Deng Xiaopeng was a strong leader who understood that China could become extremely powerful in global trade by becoming “capitalist with Chinese characteristics”, or allowing businesses to create wealth under the auspices of the Party. As China began to develop its new identity, students in Beijing with a pent up yearning for “freedom” began demonstrating in Tiananmen Square in 1989. For a little while this was tolerated, but within days tens of thousands of protestors had arrived. At that time, John Pomfret was a reporter for AP News and using his Chinese connections was able to witness the events as they unfolded. What started as a peaceful protest became a standoff between thousands of unarmed civilians and army troops. According to Mr. Pomfret, the student leaders were too young to know the horrors the Party was capable of and did not believe that the “People’s Army” would fire on “the people” in the square. However, the Chinese government declared martial law and the stakes became deadly. In an attempt to block the soldiers from storming them, the protestors swarmed to create defensive lines. The soldiers were under orders to end the occupation of Tiananmen Square and began shooting into the crowds. The two-month-long standoff was over and the Party had won.

Almost thirty years later, the students who organized the protests think it was a mistake and now go along with the mainstream in China. As an American, I find this complacency difficult to understand. We are trained from birth to be individuals and use our creativity. Our relatively young nation is one of expanding horizons and opportunities. We hold our rights to speech and assembly higher than political power. China’s story is much different.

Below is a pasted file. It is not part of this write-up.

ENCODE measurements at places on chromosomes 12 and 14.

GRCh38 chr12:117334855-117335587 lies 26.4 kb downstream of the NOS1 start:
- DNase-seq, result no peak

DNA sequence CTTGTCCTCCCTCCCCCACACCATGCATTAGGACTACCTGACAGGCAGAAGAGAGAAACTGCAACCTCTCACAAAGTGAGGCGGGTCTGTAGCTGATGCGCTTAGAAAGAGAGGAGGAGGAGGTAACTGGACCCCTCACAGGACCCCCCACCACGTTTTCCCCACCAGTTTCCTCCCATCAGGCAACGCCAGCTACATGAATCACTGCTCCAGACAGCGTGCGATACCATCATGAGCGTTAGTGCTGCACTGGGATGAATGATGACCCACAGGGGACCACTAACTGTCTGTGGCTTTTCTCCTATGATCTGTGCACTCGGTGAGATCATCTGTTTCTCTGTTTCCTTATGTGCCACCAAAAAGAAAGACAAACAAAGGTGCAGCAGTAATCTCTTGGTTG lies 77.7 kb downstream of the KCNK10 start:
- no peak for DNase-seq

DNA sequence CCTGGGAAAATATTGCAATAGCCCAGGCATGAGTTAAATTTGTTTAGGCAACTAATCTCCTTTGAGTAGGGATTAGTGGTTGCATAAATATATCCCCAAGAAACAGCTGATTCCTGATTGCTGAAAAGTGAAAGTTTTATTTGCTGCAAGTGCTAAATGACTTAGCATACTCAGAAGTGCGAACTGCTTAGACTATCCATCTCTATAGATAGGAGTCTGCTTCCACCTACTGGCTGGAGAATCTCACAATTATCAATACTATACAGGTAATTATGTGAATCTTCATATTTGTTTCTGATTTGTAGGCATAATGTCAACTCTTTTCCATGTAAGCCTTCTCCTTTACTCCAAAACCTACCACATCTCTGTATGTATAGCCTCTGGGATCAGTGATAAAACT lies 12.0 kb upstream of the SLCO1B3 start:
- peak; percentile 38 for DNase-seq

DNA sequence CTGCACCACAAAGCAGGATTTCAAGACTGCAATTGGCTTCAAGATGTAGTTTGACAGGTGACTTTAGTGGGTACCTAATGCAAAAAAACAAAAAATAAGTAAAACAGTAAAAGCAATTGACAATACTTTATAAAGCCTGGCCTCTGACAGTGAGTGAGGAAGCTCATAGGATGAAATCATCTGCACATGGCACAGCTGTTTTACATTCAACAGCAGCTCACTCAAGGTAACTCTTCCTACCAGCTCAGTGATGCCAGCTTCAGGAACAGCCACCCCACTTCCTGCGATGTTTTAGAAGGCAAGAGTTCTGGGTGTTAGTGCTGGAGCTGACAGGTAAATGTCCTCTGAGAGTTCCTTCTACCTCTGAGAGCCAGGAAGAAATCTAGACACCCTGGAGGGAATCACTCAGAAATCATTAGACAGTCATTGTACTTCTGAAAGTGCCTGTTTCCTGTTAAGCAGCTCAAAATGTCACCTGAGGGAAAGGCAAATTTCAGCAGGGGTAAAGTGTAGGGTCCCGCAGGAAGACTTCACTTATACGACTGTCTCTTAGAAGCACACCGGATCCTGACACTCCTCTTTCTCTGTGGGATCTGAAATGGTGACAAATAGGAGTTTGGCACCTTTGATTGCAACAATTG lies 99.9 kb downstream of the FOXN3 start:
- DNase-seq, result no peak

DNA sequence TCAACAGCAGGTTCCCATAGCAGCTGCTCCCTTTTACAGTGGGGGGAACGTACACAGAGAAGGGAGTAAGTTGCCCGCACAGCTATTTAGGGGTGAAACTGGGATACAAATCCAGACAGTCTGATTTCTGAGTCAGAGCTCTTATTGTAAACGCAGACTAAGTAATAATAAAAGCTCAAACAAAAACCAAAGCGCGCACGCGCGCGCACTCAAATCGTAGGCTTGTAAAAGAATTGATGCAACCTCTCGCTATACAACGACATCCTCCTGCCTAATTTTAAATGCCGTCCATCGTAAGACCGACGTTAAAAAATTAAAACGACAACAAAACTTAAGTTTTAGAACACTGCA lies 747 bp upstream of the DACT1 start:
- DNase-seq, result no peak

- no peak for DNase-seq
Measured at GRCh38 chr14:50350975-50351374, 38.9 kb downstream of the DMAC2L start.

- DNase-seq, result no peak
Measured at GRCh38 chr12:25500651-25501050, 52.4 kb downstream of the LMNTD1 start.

In terms of land area, only Russia is larger. With a population of 1.4 billion China is four times larger than the United States. Across the millennia, China’s boundaries ebbed and flowed until the Qing (pronounced “cheen”) Dynasty which expanded China to its current size – 3.7 million square miles. The Qings ruled from 1644 – 1912. During the late 1800s, Britain and other European nations began exploiting the Orient. The Qings enjoyed many benefits from British engagement, but feared and resented the Europeans at the same time. British-controlled India produced vast quantities of opium which ended up in China’s black markets. China tried to enforce its strict drug laws, sparking a war with Great Britain, but lost. The Emperor became a puppet of the British and signed numerous treaties which served to enrich Britain by ceding control of Chinese ports, raw materials, cheap labor, and markets. This was a time of great humiliation for China – an ancient and highly sophisticated culture.

As one of the opening salvos of World War II, the Japanese attacked and occupied the province of Manchuria in an attempt to secure access to food sources and raw materials. Japan eventually lost the war and retreated; and China emerged free for the first time from the rule of emperors and colonists. Communism filled the power vacuum and the uneducated population, accustomed to being told what to do, followed along. The Communists destroyed traditions and broke apart family ties. China lost its heart and soul and for a long time suffered from poverty, widespread hunger, and illiteracy. The Communists were not stupid and wanted to become a world power. This required scientists and scientists needed education. A world power also needed a sense of itself and historians could tell the nation’s story. And so the ignorance-loving Communists allowed education as long as it served the Party.

Mr. Pomfret’s friends and acquaintances from his years as a student in China form a microcosm of Chinese society with their collective amnesia about the Communist Party. A few of his friends, however, questioned the social norms and were forced into exile. One family challenged the one child rule and one classmate became almost as brutal as Mao’s Red Guard in his quest for wealth and power. When we think of China, we often do not stop to consider that the Chinese people are cut from the same cloth that we are. John Pomfret’s Chinese Lessons reveals that given the opportunity, they want what we want: housing, food, education, and consumer goods. What took the United States 100 years to achieve, the Chinese achieved in a couple of decades. The story is not over, however. China will be devastated by industrial pollution, traffic congestion, and over-population for a long time. Meanwhile, Chinese workers are becoming more demanding and so the days of cheap Chinese labor are numbered. To paraphrase a sentence from Chinese Lessons: China, warmly we welcome you to the dog-eat-dog capitalist world.